Berlin motorway crashes were an Islamic extremist attack, prosecutors say

A mangled front end of one of the cars caught up in the incident. Credit: AP

A number of car crashes on a Berlin highway was part of an Islamic extremist attack, German prosecutors have said.

Six people in total were injured, three severely, when a 30-year-old Iraqi man allegedly drove into several vehicles along different parts of a busy highway in the German capital.

Among the three severely injured people, one is in life-threatening condition, German news agency dpa reported.

“According to the current state of our investigation we assume this was an Islamist-motivated attack,” Berlin's senator for the interior, Andreas Geisel, said.

“A religiously motivated background cannot be excluded.”

There were also indications that the man was suffering from psychological problems, according to dpa.

“The fact that the suspect was possibly suffering from psychological problems does not make this issue any easier,” Geisel added.

“If personal problems mix with religiously loaded ideas, this can lead to uncontrollable acts - yesterday's events have shown in a very painful way how vulnerable our society is.”

Tuesday crashes, at three different locations, happened during rush hour shortly before 7pm.

They led to a complete closure of one of the city’s main traffic highways.

Local media reported that the man later stopped on the highway and put a box on the roof of his car claiming it had explosives inside. Specialists opened the box and found only tools.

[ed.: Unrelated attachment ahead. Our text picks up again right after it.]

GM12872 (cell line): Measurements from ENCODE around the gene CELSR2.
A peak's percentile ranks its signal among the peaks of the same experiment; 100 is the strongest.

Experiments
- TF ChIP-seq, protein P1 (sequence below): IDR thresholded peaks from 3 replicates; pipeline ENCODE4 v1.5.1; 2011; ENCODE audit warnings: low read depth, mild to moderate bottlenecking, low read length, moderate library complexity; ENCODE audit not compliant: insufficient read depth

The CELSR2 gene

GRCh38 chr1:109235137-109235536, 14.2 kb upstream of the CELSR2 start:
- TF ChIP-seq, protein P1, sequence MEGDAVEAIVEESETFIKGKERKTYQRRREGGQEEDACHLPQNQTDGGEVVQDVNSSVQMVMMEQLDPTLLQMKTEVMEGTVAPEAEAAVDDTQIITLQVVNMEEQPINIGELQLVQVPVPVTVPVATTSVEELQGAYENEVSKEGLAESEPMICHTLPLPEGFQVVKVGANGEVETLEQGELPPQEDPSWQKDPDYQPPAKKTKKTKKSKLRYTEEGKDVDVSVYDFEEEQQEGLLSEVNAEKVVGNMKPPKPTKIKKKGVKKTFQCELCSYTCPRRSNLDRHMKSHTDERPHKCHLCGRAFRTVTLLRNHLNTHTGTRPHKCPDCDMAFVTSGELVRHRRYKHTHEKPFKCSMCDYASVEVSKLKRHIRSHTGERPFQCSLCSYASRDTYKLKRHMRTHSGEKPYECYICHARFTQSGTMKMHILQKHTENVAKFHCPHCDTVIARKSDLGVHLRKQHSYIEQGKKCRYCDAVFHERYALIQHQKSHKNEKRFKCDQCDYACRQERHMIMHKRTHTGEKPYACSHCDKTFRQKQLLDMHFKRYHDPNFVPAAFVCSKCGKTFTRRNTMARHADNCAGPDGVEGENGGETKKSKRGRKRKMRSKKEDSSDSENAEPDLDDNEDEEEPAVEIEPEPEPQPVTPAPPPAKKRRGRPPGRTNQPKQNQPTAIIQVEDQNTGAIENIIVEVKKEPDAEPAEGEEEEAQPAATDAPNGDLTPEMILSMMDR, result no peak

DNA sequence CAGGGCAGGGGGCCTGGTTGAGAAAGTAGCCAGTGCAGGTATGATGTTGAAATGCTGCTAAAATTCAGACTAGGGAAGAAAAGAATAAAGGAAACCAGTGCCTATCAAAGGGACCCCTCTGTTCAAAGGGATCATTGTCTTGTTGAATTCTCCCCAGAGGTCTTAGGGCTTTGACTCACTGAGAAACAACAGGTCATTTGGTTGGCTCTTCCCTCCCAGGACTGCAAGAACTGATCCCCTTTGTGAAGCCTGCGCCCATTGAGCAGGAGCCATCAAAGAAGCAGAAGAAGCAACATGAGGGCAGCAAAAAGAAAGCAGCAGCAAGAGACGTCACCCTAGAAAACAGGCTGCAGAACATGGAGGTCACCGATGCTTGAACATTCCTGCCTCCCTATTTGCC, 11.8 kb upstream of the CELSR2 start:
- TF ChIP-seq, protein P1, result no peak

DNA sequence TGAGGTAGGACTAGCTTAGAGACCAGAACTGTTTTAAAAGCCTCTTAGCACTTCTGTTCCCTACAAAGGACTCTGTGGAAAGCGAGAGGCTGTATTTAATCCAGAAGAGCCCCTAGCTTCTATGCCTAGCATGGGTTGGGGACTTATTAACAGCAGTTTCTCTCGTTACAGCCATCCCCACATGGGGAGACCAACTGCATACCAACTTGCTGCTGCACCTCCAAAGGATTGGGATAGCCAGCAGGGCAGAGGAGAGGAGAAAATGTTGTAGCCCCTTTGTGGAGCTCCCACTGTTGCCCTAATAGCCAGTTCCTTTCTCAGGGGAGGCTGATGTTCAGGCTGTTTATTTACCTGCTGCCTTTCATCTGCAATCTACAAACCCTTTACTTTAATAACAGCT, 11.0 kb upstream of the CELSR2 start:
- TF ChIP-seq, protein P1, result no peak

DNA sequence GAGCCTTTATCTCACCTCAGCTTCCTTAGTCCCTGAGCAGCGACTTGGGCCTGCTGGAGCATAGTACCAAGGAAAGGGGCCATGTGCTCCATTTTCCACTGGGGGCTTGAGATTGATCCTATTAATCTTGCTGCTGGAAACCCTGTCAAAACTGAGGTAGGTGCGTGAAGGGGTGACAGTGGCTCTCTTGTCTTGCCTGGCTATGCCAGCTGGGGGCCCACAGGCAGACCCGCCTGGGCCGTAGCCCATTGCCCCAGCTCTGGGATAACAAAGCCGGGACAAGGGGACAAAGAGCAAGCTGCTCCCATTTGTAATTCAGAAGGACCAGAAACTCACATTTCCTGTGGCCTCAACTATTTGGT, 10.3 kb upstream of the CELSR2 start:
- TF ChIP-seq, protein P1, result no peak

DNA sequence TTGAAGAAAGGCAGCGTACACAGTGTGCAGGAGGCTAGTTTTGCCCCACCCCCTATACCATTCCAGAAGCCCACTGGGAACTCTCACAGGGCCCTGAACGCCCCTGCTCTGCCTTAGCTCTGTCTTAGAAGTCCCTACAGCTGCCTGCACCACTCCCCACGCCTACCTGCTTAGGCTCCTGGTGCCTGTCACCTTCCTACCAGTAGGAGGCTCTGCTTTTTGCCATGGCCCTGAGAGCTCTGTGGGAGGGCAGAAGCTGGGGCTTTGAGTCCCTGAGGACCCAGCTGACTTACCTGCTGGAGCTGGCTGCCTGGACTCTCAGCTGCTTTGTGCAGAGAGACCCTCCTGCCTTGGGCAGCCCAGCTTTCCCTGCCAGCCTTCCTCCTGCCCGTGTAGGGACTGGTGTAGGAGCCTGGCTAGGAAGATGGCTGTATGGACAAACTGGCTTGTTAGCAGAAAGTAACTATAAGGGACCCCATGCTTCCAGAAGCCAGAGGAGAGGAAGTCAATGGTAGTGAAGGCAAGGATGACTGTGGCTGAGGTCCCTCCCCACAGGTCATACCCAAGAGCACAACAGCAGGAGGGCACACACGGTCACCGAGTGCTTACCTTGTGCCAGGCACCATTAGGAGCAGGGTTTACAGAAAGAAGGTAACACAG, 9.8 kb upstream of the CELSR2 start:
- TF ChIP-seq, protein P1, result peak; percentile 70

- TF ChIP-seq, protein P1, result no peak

Several media reported that the man shouted “allahu akbar” or “God is great” as he got out of his car. The Bild daily reported that he also shouted: “Nobody gets closer, or you will all die.”

The suspect then rolled out a prayer carpet and started praying, daily paper Tagesspiegel reported.

The car was involved in several crashes in Berlin. Credit: AP

A police officer of Arabic immigrant background then approached the man, talked to him in Arabic, pulled him away from the car and detained him, the paper reported. According to Tagesspiegel, the man is known to Berlin police. He was born in Baghdad in 1990 and lived in a refugee home in Berlin.

In 2018, he was detained for injuring others and taken to a mental institution for a short time, Tagesspiegel reported.

Investigators did not reveal the man's identity, as is customary in Germany, but he is being investigated for three cases of attempted murder.

Dpa reported that the suspect allegedly made references to his plans on Facebook before the attack. He posted photos of the car that he later used in the attack, as well as religious writings, it said.

Police officers investigate on the city motorway A100. Credit: AP

The incident led to long traffic jams Tuesday evening. Some 300 people were stuck on the highway for hours and were getting support from the German Red Cross, the Berlin fire department tweeted Tuesday night.

Police and prosecutors said they were investigating if the suspect was linked to any terrorist group but had not found any indications of that yet.

One of the three was a firefighter going home from work, Geisel said. It was not clear if he was the one who is in life-threatening condition.

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